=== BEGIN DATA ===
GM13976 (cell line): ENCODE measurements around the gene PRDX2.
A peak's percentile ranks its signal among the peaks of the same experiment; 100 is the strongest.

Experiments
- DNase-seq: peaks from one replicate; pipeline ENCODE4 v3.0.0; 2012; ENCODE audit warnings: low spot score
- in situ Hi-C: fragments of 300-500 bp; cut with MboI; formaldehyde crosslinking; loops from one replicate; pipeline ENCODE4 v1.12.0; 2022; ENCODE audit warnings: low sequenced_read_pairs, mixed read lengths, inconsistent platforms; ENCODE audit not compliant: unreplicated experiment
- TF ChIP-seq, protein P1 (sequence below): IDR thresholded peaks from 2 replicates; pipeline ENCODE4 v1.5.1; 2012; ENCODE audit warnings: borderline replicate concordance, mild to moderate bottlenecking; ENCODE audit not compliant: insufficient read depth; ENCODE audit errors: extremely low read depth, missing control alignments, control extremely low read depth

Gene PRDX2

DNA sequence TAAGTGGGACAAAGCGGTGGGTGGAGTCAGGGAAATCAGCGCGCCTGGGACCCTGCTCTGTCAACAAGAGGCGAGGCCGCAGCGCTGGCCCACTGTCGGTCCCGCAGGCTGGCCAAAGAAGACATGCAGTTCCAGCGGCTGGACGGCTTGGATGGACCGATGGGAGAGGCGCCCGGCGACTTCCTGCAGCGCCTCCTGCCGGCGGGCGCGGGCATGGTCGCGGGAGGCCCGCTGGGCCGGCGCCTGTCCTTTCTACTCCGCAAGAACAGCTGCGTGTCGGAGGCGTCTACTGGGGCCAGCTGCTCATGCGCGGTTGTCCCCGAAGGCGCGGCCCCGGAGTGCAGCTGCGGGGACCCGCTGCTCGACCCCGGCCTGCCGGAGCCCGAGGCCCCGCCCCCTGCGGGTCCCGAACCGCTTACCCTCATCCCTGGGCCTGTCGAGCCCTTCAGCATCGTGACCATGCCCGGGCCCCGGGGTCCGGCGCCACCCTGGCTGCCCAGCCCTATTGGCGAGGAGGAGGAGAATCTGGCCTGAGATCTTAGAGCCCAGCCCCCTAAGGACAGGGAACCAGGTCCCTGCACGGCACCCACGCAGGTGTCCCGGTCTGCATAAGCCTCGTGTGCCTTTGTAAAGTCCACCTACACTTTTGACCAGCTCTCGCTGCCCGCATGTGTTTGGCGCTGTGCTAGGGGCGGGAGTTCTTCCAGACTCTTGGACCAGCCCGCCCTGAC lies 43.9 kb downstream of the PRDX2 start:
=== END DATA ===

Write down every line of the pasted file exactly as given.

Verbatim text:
GM13976 (cell line): ENCODE measurements around the gene PRDX2.
A peak's percentile ranks its signal among the peaks of the same experiment; 100 is the strongest.

Experiments
- DNase-seq: peaks from one replicate; pipeline ENCODE4 v3.0.0; 2012; ENCODE audit warnings: low spot score
- in situ Hi-C: fragments of 300-500 bp; cut with MboI; formaldehyde crosslinking; loops from one replicate; pipeline ENCODE4 v1.12.0; 2022; ENCODE audit warnings: low sequenced_read_pairs, mixed read lengths, inconsistent platforms; ENCODE audit not compliant: unreplicated experiment
- TF ChIP-seq, protein P1 (sequence below): IDR thresholded peaks from 2 replicates; pipeline ENCODE4 v1.5.1; 2012; ENCODE audit warnings: borderline replicate concordance, mild to moderate bottlenecking; ENCODE audit not compliant: insufficient read depth; ENCODE audit errors: extremely low read depth, missing control alignments, control extremely low read depth

Gene PRDX2

DNA sequence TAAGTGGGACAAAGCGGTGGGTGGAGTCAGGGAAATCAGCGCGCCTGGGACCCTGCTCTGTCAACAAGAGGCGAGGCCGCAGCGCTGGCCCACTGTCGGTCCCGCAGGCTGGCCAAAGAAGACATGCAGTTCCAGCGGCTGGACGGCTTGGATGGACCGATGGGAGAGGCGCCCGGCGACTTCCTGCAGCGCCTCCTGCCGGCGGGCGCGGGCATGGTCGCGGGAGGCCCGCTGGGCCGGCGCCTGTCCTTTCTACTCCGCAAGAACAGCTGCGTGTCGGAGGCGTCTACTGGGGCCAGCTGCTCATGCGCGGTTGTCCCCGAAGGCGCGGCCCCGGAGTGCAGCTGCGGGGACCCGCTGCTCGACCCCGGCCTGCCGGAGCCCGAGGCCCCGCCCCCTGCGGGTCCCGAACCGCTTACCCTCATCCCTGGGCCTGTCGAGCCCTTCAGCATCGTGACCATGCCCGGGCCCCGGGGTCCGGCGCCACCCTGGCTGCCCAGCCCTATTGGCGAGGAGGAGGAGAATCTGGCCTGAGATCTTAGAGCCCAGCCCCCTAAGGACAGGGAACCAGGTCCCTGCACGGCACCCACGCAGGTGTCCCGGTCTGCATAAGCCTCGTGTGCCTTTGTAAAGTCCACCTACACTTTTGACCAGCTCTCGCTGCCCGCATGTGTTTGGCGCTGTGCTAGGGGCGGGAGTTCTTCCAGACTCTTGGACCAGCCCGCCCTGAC lies 43.9 kb downstream of the PRDX2 start: